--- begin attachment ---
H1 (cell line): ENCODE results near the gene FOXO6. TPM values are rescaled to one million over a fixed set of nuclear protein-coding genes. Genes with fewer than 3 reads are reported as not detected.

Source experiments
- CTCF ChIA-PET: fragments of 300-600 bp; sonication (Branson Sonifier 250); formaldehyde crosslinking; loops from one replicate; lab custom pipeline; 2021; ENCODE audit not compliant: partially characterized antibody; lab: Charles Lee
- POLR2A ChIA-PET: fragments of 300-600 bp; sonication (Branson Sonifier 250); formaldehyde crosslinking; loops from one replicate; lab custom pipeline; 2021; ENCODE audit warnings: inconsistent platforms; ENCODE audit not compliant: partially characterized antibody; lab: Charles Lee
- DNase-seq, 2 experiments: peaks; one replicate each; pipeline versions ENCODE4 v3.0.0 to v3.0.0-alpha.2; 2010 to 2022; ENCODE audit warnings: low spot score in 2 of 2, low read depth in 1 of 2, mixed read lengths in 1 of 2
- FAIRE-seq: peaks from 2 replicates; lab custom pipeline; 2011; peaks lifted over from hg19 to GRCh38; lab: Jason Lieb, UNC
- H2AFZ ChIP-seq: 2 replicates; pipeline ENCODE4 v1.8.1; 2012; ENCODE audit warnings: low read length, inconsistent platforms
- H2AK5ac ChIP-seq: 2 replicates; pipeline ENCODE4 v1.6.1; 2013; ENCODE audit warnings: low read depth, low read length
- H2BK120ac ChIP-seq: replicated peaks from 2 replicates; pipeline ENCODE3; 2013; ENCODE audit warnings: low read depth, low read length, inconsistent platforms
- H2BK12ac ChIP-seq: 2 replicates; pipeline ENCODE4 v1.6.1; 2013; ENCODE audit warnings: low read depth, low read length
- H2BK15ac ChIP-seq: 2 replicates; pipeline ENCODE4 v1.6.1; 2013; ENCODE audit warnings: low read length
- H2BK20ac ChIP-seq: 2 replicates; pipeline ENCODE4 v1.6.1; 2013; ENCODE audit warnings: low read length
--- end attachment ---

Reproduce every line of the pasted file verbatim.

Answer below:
H1 (cell line): ENCODE results near the gene FOXO6. TPM values are rescaled to one million over a fixed set of nuclear protein-coding genes. Genes with fewer than 3 reads are reported as not detected.

Source experiments
- CTCF ChIA-PET: fragments of 300-600 bp; sonication (Branson Sonifier 250); formaldehyde crosslinking; loops from one replicate; lab custom pipeline; 2021; ENCODE audit not compliant: partially characterized antibody; lab: Charles Lee
- POLR2A ChIA-PET: fragments of 300-600 bp; sonication (Branson Sonifier 250); formaldehyde crosslinking; loops from one replicate; lab custom pipeline; 2021; ENCODE audit warnings: inconsistent platforms; ENCODE audit not compliant: partially characterized antibody; lab: Charles Lee
- DNase-seq, 2 experiments: peaks; one replicate each; pipeline versions ENCODE4 v3.0.0 to v3.0.0-alpha.2; 2010 to 2022; ENCODE audit warnings: low spot score in 2 of 2, low read depth in 1 of 2, mixed read lengths in 1 of 2
- FAIRE-seq: peaks from 2 replicates; lab custom pipeline; 2011; peaks lifted over from hg19 to GRCh38; lab: Jason Lieb, UNC
- H2AFZ ChIP-seq: 2 replicates; pipeline ENCODE4 v1.8.1; 2012; ENCODE audit warnings: low read length, inconsistent platforms
- H2AK5ac ChIP-seq: 2 replicates; pipeline ENCODE4 v1.6.1; 2013; ENCODE audit warnings: low read depth, low read length
- H2BK120ac ChIP-seq: replicated peaks from 2 replicates; pipeline ENCODE3; 2013; ENCODE audit warnings: low read depth, low read length, inconsistent platforms
- H2BK12ac ChIP-seq: 2 replicates; pipeline ENCODE4 v1.6.1; 2013; ENCODE audit warnings: low read depth, low read length
- H2BK15ac ChIP-seq: 2 replicates; pipeline ENCODE4 v1.6.1; 2013; ENCODE audit warnings: low read length
- H2BK20ac ChIP-seq: 2 replicates; pipeline ENCODE4 v1.6.1; 2013; ENCODE audit warnings: low read length